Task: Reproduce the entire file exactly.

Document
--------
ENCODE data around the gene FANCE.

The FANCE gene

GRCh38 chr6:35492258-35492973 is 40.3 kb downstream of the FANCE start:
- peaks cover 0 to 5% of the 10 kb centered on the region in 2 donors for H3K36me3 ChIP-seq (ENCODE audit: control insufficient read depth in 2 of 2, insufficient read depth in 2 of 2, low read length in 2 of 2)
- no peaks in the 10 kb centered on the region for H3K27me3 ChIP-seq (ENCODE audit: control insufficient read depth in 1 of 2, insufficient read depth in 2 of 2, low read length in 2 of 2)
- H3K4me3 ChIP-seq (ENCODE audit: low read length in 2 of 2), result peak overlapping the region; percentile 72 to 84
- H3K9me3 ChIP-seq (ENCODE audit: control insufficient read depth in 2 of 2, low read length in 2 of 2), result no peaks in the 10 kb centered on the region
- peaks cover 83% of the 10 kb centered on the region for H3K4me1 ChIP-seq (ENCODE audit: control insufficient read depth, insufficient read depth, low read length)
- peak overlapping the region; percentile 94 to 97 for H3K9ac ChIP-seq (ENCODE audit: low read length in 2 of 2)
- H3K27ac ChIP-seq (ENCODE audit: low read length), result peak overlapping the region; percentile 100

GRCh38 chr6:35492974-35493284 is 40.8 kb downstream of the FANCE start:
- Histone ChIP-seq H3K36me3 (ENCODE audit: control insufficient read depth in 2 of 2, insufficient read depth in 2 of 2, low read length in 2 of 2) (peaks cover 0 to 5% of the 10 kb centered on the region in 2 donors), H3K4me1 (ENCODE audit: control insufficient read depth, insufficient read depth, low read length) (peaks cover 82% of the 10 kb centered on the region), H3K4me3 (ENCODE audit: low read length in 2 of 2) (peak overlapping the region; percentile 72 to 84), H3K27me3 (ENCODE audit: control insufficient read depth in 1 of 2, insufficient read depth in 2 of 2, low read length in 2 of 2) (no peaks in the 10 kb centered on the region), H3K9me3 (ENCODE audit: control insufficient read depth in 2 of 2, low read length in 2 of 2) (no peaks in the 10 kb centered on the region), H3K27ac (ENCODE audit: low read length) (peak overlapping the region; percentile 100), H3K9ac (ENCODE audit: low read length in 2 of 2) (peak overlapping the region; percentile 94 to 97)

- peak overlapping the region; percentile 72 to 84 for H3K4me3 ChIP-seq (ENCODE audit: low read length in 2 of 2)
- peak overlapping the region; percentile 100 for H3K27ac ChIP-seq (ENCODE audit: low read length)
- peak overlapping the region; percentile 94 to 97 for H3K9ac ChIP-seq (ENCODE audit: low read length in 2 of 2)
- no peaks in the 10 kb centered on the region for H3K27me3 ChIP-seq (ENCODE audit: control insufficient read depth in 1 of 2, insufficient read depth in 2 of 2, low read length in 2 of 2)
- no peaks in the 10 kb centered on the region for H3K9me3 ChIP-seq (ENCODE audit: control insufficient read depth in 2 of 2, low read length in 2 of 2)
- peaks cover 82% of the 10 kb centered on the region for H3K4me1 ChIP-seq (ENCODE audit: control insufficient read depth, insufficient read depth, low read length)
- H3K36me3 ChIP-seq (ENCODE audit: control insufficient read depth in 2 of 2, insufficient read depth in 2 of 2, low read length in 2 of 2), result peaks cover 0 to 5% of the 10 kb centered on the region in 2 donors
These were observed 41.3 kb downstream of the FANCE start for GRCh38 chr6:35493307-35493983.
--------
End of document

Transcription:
ENCODE data around the gene FANCE.

The FANCE gene

GRCh38 chr6:35492258-35492973 is 40.3 kb downstream of the FANCE start:
- peaks cover 0 to 5% of the 10 kb centered on the region in 2 donors for H3K36me3 ChIP-seq (ENCODE audit: control insufficient read depth in 2 of 2, insufficient read depth in 2 of 2, low read length in 2 of 2)
- no peaks in the 10 kb centered on the region for H3K27me3 ChIP-seq (ENCODE audit: control insufficient read depth in 1 of 2, insufficient read depth in 2 of 2, low read length in 2 of 2)
- H3K4me3 ChIP-seq (ENCODE audit: low read length in 2 of 2), result peak overlapping the region; percentile 72 to 84
- H3K9me3 ChIP-seq (ENCODE audit: control insufficient read depth in 2 of 2, low read length in 2 of 2), result no peaks in the 10 kb centered on the region
- peaks cover 83% of the 10 kb centered on the region for H3K4me1 ChIP-seq (ENCODE audit: control insufficient read depth, insufficient read depth, low read length)
- peak overlapping the region; percentile 94 to 97 for H3K9ac ChIP-seq (ENCODE audit: low read length in 2 of 2)
- H3K27ac ChIP-seq (ENCODE audit: low read length), result peak overlapping the region; percentile 100

GRCh38 chr6:35492974-35493284 is 40.8 kb downstream of the FANCE start:
- Histone ChIP-seq H3K36me3 (ENCODE audit: control insufficient read depth in 2 of 2, insufficient read depth in 2 of 2, low read length in 2 of 2) (peaks cover 0 to 5% of the 10 kb centered on the region in 2 donors), H3K4me1 (ENCODE audit: control insufficient read depth, insufficient read depth, low read length) (peaks cover 82% of the 10 kb centered on the region), H3K4me3 (ENCODE audit: low read length in 2 of 2) (peak overlapping the region; percentile 72 to 84), H3K27me3 (ENCODE audit: control insufficient read depth in 1 of 2, insufficient read depth in 2 of 2, low read length in 2 of 2) (no peaks in the 10 kb centered on the region), H3K9me3 (ENCODE audit: control insufficient read depth in 2 of 2, low read length in 2 of 2) (no peaks in the 10 kb centered on the region), H3K27ac (ENCODE audit: low read length) (peak overlapping the region; percentile 100), H3K9ac (ENCODE audit: low read length in 2 of 2) (peak overlapping the region; percentile 94 to 97)

- peak overlapping the region; percentile 72 to 84 for H3K4me3 ChIP-seq (ENCODE audit: low read length in 2 of 2)
- peak overlapping the region; percentile 100 for H3K27ac ChIP-seq (ENCODE audit: low read length)
- peak overlapping the region; percentile 94 to 97 for H3K9ac ChIP-seq (ENCODE audit: low read length in 2 of 2)
- no peaks in the 10 kb centered on the region for H3K27me3 ChIP-seq (ENCODE audit: control insufficient read depth in 1 of 2, insufficient read depth in 2 of 2, low read length in 2 of 2)
- no peaks in the 10 kb centered on the region for H3K9me3 ChIP-seq (ENCODE audit: control insufficient read depth in 2 of 2, low read length in 2 of 2)
- peaks cover 82% of the 10 kb centered on the region for H3K4me1 ChIP-seq (ENCODE audit: control insufficient read depth, insufficient read depth, low read length)
- H3K36me3 ChIP-seq (ENCODE audit: control insufficient read depth in 2 of 2, insufficient read depth in 2 of 2, low read length in 2 of 2), result peaks cover 0 to 5% of the 10 kb centered on the region in 2 donors
These were observed 41.3 kb downstream of the FANCE start for GRCh38 chr6:35493307-35493983.